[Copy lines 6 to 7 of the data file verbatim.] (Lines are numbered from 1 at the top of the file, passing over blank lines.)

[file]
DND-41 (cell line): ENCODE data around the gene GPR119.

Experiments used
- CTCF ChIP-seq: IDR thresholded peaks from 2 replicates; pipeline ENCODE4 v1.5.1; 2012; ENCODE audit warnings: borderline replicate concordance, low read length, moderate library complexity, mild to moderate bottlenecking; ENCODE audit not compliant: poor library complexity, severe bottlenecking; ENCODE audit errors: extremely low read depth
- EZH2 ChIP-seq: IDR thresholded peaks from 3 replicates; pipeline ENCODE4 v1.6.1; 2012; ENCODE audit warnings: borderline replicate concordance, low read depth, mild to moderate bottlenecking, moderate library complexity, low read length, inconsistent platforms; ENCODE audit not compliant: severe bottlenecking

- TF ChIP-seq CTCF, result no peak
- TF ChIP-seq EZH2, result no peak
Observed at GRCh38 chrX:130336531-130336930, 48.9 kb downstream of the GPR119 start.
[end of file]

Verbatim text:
- TF ChIP-seq EZH2, result no peak
Observed at GRCh38 chrX:130336531-130336930, 48.9 kb downstream of the GPR119 start.